Hanoi’s Department of Culture, Sports and Tourism has proposed that churches and pagodas in the city ring their bells to awaken people and mark the start of the New Year.
To Van Dong, director of the department, said this year, Hanoi will skip the traditional firework displays to welcome the Lunar New Year Festival and instead allocate the money to help disadvantaged and poor people in the city.
As planned, the city will organise many cultural activities and art performances for the people in the downtown area, such as Ly Thai To Garden and My Dinh Stadium, and in public areas in Ha Dong, Tay Ho districts and Son Tay Town on New Year’s Eve.
In reply to questions on the amount of money saved from the stopping of the firework display, Dong said he was not aware.
He said the money for the performances normally came from civil society instead of the State budget. The money was then transferred to the city’s command for the performance.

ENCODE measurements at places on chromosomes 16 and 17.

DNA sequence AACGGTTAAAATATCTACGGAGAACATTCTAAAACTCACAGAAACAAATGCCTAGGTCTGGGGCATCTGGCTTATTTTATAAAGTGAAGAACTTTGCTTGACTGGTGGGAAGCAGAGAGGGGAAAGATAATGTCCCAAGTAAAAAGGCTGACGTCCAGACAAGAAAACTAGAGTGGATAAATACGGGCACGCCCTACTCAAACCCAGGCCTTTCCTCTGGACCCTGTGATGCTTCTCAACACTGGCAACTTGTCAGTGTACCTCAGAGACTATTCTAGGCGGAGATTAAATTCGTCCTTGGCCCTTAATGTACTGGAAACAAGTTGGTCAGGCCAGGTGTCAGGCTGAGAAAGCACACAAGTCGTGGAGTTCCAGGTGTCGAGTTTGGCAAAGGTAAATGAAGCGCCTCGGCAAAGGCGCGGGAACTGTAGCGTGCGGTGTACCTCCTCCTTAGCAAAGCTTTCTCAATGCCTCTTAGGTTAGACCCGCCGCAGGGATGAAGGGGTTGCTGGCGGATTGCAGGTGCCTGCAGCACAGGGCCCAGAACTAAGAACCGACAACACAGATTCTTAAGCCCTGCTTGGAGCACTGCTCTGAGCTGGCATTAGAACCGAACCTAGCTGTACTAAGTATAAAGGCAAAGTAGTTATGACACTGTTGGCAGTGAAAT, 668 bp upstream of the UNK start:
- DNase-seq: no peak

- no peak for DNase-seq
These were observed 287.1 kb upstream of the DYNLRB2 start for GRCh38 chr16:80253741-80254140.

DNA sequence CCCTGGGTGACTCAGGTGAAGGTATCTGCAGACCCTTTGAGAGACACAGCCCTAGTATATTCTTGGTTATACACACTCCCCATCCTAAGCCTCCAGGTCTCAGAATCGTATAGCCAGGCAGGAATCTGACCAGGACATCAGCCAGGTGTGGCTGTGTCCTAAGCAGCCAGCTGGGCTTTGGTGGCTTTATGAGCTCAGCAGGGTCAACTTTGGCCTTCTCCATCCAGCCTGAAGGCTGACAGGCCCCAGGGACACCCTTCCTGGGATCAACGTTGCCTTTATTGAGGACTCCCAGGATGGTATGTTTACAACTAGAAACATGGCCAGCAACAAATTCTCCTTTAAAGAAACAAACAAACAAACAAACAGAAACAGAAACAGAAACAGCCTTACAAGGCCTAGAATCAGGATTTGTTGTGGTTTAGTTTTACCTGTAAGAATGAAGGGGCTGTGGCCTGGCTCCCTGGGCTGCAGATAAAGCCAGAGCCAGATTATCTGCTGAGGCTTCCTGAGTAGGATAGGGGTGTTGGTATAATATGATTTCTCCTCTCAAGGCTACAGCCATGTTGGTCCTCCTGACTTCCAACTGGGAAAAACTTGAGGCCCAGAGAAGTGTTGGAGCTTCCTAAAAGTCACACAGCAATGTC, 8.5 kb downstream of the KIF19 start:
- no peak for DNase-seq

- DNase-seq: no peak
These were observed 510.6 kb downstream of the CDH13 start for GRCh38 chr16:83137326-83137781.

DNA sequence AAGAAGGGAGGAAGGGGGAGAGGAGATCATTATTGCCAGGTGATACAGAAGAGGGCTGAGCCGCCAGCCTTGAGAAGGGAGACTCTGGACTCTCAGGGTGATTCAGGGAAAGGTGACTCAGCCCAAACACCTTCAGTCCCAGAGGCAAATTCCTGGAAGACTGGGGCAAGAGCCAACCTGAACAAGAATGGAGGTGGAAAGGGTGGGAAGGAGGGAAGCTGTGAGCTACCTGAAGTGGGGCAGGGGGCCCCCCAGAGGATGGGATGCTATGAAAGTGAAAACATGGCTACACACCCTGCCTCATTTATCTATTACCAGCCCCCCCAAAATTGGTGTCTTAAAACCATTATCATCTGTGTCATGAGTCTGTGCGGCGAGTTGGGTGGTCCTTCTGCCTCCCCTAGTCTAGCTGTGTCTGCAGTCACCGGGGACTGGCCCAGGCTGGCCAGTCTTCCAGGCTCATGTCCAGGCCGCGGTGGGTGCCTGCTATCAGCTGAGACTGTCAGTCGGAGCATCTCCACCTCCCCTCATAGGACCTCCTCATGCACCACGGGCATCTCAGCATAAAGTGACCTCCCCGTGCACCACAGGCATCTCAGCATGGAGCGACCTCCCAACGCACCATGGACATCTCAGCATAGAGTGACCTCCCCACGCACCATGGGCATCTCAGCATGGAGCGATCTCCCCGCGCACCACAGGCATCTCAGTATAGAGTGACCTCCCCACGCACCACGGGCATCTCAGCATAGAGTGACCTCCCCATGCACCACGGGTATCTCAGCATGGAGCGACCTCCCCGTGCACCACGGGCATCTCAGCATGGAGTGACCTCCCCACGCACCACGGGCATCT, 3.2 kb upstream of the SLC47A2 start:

The country’s sole licensed firework supplier is Z121, a chemical company under the management of the Ministry of Defence.
Last month, Hanoi, Da Nang and HCM City all announced they were skipping the traditional fireworks display on New Year’s Eve. Binh Dinh Province also said it would use its fireworks fund to help victims of last year’s record floods.
Last Tet, Hanoi held fireworks displays at 31 places — six places with high-range performances and 25 places with lower-range performances, with total cost at some VNĐ10 billion (US$440,000).
The government has declared a seven-day holiday for Tết, from January 26 to February 1.